Our Great City
Consumer, business and government spending helped propel better-than-expected U.S. growth in the second quarter.
A federal judge said Caesars Entertainment and a group of bondholders should prepare for a trial in a lawsuit over Caesars’ guarantees of billions of dollars of its operating unit’s debt.
At BMW’s annual results presentation in March, former Chief Executive Norbert Reithofer warned of a coming slowdown in China. These days his prediction seems optimistic.
J.M. Smucker reported better-than-expected profit and revenue growth for its first quarter, helped by a jump in U.S. coffee sales after a new-product launch and improvements in pricing.
A Delaware judge ordered Dole Food’s chief executive and a former official to pay shareholders $148 million, ruling that CEO David Murdock’s 2013 buyout undervalued the fruit grower.
McDonald’s and Tyson Foods severed ties with a Tennessee poultry farm after an animal-rights group on Thursday released video footage from the facility that showed chickens being stabbed, clubbed and crushed to death.
Residents and tourists have returned to New Orleans in the decade since Hurricane Katrina, but the city’s economy remains skewed toward low-wage jobs.
The FDA sent warning letters targeting the owners of top-10 cigarettes brands Winston and Natural American Spirit for violating federal law by marketing the brands as “additive-free” or “natural.”
An experimental Eli Lilly & Co. lung-cancer drug hasn’t reached the market, but some doctors are already weighing in on how much it should cost—arguing the price should be below average because the drug extended patient lives by only six to seven weeks in a clinical trial.
Tiffany reported a 15% drop in profits for its latest quarter and slashed its earnings outlook for the year, as a strong dollar and weak tourism continued to dent sales.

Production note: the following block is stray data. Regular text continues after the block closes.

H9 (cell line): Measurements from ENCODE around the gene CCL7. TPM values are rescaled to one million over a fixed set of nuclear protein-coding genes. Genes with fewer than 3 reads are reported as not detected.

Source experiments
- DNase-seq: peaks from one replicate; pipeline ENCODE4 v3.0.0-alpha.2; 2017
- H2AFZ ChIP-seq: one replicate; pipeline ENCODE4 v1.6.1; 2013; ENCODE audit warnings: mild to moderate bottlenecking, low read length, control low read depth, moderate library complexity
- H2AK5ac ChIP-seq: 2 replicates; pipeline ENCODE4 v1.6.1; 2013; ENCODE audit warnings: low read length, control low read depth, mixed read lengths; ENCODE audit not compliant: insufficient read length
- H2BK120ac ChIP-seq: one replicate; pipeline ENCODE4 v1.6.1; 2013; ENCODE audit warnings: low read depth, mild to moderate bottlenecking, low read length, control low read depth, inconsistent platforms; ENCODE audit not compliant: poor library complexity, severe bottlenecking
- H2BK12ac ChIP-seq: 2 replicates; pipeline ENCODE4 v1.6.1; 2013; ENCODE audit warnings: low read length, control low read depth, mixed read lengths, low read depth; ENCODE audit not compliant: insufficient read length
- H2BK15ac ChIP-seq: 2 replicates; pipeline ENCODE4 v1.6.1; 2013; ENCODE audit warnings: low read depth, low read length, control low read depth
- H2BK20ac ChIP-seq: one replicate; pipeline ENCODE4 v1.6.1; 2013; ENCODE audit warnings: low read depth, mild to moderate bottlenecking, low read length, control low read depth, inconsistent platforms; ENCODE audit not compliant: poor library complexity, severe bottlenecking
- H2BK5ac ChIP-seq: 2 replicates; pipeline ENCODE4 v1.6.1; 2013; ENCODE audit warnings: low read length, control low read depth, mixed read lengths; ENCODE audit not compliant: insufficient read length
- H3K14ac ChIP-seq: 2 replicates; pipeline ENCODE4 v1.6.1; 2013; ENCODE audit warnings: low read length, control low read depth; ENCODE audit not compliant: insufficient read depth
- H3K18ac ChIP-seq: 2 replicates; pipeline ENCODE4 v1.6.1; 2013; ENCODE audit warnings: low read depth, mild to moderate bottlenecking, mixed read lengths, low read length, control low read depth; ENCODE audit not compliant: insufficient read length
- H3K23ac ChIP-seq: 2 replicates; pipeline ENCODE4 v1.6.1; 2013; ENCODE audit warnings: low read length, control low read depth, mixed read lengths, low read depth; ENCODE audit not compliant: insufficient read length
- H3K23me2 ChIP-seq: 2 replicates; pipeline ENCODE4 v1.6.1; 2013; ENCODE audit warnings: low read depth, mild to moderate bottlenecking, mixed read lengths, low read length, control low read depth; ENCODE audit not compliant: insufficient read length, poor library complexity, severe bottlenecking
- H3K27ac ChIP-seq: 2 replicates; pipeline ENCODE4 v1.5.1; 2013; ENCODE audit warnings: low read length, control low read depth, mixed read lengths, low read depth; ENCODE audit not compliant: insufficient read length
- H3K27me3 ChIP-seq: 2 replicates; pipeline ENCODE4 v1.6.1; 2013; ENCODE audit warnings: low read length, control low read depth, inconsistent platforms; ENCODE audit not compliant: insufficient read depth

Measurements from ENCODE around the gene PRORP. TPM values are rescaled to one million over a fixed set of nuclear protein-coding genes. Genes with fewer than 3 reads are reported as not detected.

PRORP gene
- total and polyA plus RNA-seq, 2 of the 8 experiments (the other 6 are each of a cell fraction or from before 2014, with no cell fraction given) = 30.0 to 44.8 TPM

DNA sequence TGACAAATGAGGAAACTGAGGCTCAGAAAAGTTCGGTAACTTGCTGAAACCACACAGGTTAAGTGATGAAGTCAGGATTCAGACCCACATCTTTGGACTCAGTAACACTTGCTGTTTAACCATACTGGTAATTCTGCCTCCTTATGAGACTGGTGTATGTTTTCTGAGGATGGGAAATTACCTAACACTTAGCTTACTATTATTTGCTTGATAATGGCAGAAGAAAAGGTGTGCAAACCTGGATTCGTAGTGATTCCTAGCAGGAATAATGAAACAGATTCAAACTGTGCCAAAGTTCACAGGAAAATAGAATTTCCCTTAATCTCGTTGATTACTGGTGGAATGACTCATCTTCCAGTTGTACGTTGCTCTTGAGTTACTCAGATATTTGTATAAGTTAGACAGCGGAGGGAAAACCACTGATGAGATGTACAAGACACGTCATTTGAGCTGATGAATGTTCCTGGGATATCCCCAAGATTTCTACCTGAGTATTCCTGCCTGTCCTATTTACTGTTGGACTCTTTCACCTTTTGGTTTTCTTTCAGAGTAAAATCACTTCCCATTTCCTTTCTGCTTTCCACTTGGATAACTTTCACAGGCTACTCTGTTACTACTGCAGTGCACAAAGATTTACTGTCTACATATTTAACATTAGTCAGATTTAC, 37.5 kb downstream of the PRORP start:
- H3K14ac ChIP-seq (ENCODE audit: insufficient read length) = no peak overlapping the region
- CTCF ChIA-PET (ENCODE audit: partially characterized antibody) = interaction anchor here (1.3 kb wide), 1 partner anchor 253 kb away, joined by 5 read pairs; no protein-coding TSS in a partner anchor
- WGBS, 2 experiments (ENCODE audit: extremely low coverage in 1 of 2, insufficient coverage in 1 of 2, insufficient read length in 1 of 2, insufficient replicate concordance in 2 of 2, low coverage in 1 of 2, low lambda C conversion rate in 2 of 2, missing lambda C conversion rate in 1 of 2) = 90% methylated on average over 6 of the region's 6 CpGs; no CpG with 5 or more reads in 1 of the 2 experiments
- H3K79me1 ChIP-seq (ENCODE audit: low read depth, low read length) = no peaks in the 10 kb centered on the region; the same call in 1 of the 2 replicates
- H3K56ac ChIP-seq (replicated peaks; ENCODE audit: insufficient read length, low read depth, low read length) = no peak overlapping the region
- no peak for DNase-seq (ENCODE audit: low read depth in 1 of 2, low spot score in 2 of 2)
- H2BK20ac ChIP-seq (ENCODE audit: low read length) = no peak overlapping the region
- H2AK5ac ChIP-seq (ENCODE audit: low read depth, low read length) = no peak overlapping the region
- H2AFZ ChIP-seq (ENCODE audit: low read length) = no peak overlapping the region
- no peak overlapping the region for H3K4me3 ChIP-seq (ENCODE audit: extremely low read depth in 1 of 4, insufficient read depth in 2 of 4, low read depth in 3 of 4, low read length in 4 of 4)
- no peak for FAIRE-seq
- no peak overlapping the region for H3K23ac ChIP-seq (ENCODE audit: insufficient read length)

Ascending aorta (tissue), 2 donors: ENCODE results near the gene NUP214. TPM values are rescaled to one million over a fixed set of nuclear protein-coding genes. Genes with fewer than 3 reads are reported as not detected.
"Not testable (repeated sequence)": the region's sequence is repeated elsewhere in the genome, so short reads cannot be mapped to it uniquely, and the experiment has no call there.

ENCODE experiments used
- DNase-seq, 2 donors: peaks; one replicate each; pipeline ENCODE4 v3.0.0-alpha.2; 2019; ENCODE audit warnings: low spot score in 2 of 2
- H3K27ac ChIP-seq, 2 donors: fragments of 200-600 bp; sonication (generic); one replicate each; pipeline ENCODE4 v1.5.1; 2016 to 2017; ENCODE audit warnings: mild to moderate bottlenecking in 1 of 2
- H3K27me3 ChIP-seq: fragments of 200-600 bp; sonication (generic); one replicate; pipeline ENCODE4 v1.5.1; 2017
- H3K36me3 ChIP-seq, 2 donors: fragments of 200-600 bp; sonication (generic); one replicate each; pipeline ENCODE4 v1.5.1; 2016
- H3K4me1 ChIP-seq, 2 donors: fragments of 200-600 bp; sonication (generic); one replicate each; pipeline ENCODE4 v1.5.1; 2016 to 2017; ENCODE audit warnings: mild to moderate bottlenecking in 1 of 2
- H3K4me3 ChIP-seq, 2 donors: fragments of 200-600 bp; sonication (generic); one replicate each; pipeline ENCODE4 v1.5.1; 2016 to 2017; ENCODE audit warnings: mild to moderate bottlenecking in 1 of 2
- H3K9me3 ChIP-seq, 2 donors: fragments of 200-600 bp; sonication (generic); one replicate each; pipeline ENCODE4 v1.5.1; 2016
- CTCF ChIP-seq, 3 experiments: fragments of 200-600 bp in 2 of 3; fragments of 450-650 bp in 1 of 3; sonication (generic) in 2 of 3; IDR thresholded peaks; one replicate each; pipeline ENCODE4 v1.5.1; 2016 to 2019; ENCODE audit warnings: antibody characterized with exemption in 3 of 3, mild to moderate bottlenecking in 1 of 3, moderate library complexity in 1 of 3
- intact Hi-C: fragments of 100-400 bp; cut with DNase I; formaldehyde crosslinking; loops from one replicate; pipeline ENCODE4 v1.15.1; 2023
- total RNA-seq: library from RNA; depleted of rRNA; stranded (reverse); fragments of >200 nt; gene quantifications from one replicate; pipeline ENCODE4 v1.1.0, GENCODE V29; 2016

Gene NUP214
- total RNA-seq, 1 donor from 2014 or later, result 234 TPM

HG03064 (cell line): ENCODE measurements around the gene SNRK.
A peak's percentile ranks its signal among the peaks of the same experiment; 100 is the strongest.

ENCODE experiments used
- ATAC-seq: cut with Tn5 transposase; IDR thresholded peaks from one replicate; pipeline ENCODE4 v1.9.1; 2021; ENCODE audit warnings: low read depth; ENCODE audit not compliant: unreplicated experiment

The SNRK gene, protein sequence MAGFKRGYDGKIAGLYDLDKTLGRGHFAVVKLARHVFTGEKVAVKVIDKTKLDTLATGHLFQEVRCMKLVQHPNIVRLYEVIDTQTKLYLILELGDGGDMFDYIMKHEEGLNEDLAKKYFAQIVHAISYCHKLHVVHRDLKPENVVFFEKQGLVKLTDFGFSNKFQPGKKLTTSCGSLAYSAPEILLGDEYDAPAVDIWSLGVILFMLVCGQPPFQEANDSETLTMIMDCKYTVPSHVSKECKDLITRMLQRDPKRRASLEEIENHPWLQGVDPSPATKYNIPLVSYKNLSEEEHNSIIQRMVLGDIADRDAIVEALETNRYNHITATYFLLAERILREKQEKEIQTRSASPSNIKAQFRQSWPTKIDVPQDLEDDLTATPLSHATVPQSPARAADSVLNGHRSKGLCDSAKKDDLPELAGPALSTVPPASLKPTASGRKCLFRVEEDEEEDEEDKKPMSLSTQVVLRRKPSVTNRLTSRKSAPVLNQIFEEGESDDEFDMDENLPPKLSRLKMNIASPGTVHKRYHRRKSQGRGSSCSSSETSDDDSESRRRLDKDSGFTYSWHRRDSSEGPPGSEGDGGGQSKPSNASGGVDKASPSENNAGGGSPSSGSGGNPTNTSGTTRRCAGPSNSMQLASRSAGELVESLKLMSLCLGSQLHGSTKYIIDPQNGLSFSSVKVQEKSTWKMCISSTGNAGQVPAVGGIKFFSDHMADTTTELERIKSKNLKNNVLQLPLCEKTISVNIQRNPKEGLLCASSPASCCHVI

A race to shore up funding for the $27 billion Yamal LNG energy project in the Russian Arctic has emerged as a test of Moscow’s ability to weather Western sanctions.
Pernod Ricard took a hefty write-down on its struggling Absolut vodka brand, leading to a 15% drop in fiscal full-year profit.
Amazon is scaling back its efforts to develop consumer devices, laying off dozens of engineers at its secretive Lab126 hardware-development center and trimming or halting other projects.
The National Association of Realtors said its pending home sales index rose 0.5% in July from the previous month.
Capital Account: Falling currencies aren’t a sign that a repeat of the 1997 emerging-market crisis is brewing. But China’s slowdown and the accompanying slump in commodity prices are exposing structural weaknesses those economies have neglected for too long, Greg Ip writes.
China’s economic slowdown is shaking the fortunes of multinationals that do business there, but the effect is uneven. Those that fed the traditional boom industries of infrastructure, energy and steel are hurting. In contrast, companies catering to consumers are faring better.
Nielsen is cracking open the tight lid that Netflix and other video-streaming services keep on viewership data. By tracking some 1,000 shows, Nielsen could give studios more leverage in content-licensing talks.
Antitobacco activists and health groups criticize Reynolds American’s advertising of the brand’s organic tobacco.
The number of Americans seeking first-time unemployment benefits fell last week, suggesting the labor market remains healthy.
Across the oil exploration industry, smaller companies are renegotiating drilling commitments, selling off stakes in licenses and canceling plans to drill exploration wells—whatever it takes to pare back budgets that once hinged on expensive drilling programs.